William and Henry Walters collected works by both late 19th century French academic masters and Impressionists. Highlights of the collection include Claude Monet’s Springtime, Alfred Sisley's panoramic view of the Seine Valley, and Édouard Manet’s realist masterpiece, The Café Concert. Henry Walters was particularly interested in the courtly arts of 18th-century France. The museum’s collection of Sèvres porcelain includes a number of pieces that were made for members of the court at Versailles. Portrait miniatures and the examples of goldsmiths' works, especially snuffboxes and watches are displayed in the Treasury along with some exceptional 19th- and early 20th-century works. Among them are examples of Art Nouveau jewelry by René Lalique, jeweled objects by the House of Fabergé, including two Russian imperial Easter eggs, and precious jewels by Tiffany and Co. The Walters’ collection presents an overview of 19th-century European art, particularly art from France. From the first half of the century come major paintings by Ingres, Géricault, and Delacroix. As a result of his stay in Paris with his family during the Civil War, William Walters developed a keen interest in contemporary European painting. He either commissioned directly from the artists or purchased at auctions major works by the Barbizon masters, including Millet and Rousseau, the academic masters Gérôme and Alma-Tadema, and the modernists Monet, Manet, and Sisley.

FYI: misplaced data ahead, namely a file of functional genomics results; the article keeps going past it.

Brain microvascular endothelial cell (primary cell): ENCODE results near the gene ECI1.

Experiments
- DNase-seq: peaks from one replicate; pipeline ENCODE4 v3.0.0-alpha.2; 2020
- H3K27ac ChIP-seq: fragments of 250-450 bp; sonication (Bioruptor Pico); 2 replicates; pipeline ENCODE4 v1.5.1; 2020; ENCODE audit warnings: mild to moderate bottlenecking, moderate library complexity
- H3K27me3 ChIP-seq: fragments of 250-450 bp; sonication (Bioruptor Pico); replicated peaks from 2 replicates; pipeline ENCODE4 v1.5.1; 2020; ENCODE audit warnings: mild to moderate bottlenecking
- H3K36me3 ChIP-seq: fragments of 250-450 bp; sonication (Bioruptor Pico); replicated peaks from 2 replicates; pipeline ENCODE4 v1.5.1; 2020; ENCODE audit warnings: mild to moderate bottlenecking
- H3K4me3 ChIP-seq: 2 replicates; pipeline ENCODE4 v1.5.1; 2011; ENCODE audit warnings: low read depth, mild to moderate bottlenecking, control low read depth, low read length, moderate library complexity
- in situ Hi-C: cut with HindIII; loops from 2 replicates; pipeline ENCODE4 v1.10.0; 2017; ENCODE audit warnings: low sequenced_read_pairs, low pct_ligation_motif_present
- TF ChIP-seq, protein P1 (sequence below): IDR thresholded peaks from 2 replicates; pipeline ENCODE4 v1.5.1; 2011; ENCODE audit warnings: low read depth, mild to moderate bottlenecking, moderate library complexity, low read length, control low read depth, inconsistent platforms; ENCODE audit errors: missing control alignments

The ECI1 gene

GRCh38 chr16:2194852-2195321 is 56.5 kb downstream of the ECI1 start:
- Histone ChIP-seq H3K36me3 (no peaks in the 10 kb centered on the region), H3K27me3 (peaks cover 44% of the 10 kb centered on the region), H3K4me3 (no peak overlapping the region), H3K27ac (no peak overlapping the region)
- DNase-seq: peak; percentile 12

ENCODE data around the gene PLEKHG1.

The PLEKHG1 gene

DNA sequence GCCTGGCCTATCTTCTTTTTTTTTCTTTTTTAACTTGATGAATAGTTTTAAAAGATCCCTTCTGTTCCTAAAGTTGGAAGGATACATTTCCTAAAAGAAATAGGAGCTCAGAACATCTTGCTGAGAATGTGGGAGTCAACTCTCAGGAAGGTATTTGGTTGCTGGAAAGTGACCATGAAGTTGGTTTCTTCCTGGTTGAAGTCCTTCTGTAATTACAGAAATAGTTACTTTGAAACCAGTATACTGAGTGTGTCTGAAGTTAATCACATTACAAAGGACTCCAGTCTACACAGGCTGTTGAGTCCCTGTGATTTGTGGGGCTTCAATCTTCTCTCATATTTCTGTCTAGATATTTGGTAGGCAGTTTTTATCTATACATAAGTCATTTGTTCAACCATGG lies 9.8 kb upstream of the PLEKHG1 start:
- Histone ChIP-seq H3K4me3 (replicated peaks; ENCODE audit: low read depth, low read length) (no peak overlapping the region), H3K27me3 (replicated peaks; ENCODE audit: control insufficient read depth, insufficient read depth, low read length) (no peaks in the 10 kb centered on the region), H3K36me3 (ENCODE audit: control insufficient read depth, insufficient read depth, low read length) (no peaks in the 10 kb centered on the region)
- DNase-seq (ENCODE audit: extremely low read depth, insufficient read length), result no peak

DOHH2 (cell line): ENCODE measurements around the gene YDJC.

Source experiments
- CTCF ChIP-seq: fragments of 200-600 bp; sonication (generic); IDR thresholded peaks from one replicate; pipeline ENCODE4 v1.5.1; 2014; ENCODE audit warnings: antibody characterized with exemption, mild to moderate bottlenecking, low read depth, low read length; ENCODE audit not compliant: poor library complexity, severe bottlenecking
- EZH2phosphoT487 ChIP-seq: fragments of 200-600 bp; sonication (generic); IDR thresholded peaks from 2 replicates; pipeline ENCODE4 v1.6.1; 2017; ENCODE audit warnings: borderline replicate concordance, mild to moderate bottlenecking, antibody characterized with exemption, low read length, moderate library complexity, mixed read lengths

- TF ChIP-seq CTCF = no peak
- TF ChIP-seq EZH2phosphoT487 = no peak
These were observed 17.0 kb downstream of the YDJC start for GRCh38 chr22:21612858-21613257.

Henry Walters’ original gallery was designed by William Adams Delano and erected between 1904 and 1909. Its exterior was inspired by the Renaissance-revival style Hôtel Pourtalès in Paris and its interior was modeled after the 17th-century Collegio dei Gesuiti (now the Palazzo dell’Università) built by the Balbi family for the Jesuits in Genoa. The arts of the Renaissance and Baroque periods, French decorative arts of the 18th and 19th centuries, and manuscripts and rare books are now exhibited in this palazzo-like building.